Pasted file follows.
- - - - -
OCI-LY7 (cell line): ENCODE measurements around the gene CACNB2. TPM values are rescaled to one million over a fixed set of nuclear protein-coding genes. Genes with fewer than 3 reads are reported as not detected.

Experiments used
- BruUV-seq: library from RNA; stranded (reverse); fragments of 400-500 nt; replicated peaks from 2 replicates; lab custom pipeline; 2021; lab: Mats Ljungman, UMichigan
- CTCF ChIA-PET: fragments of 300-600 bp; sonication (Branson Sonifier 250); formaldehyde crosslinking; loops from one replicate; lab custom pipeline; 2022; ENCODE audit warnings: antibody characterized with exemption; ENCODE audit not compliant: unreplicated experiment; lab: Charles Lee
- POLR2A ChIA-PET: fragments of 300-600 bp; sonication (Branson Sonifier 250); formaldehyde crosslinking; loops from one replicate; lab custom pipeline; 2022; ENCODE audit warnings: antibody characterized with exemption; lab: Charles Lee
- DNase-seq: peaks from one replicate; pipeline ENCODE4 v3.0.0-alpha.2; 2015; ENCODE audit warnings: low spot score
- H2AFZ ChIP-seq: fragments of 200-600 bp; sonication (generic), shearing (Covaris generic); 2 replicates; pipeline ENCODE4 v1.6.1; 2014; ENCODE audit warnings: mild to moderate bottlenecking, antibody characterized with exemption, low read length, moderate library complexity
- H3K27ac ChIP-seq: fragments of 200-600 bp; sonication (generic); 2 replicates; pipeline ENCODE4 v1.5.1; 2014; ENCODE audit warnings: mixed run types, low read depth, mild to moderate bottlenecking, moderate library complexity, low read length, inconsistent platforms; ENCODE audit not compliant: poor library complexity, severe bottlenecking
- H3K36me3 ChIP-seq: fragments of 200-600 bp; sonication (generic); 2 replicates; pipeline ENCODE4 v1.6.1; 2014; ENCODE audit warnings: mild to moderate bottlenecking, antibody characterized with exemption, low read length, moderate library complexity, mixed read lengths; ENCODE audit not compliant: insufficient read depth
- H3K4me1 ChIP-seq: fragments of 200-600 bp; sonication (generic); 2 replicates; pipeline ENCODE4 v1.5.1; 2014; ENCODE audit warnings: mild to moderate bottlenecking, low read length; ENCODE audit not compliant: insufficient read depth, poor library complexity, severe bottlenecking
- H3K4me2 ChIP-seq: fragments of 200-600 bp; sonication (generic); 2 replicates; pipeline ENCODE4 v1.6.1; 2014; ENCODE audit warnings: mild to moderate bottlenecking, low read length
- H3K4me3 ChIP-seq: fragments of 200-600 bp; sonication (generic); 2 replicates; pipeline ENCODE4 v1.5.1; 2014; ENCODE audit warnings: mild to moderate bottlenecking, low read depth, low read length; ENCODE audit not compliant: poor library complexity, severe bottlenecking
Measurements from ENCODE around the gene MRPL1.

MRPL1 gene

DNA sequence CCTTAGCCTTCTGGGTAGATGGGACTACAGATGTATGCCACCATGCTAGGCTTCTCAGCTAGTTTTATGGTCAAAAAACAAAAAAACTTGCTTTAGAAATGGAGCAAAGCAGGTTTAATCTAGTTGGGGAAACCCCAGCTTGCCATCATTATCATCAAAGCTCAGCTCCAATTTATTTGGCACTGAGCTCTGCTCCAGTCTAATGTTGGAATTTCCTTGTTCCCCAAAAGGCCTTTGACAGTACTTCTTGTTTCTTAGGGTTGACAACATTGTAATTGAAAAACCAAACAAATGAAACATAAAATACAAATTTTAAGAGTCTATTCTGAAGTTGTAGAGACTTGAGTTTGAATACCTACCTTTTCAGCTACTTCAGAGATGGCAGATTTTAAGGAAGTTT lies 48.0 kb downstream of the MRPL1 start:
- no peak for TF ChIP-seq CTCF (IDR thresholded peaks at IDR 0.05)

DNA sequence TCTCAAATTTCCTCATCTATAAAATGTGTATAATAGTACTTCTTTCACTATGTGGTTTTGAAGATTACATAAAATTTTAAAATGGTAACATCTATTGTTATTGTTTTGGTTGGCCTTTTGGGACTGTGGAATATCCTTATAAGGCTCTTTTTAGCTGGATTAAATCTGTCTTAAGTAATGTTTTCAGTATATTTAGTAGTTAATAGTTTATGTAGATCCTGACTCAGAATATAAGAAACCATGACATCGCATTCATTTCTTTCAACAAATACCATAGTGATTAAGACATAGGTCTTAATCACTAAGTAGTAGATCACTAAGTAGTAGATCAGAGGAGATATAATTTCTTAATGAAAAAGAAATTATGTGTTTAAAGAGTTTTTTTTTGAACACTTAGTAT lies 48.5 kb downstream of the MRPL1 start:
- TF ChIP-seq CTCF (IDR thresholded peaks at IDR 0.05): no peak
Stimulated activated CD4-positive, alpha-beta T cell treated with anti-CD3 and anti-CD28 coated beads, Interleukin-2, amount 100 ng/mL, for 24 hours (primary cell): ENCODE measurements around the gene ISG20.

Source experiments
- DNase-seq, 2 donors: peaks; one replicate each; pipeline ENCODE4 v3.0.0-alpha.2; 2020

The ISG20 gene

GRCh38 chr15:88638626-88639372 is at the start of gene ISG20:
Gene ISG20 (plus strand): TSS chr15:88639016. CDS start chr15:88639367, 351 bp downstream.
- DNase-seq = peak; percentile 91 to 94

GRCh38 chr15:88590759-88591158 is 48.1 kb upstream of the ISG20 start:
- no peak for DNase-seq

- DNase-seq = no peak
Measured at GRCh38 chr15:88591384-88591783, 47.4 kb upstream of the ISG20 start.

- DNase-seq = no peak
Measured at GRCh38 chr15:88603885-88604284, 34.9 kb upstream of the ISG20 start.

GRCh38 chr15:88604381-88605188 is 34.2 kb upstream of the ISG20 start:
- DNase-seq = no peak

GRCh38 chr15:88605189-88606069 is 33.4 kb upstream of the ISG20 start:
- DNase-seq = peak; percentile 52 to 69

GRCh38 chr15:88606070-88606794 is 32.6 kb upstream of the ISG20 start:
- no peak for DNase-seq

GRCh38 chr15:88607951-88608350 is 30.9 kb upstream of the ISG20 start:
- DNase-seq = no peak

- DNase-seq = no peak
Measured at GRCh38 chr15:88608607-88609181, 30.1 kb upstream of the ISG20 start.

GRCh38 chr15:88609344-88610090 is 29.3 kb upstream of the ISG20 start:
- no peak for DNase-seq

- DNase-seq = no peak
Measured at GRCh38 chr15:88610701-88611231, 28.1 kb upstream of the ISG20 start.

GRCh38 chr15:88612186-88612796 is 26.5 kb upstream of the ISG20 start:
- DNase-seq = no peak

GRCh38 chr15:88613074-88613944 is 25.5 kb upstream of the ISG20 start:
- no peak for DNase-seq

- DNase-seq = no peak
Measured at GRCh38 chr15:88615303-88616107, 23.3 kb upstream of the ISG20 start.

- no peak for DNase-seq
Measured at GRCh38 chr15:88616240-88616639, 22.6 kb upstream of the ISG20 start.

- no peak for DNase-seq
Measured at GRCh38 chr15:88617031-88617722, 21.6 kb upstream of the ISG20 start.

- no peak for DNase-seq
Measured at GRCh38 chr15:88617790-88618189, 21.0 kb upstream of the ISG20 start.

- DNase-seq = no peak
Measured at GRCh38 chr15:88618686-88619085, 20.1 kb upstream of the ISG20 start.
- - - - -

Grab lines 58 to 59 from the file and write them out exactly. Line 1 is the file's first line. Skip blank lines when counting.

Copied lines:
- DNase-seq = no peak
Measured at GRCh38 chr15:88618686-88619085, 20.1 kb upstream of the ISG20 start.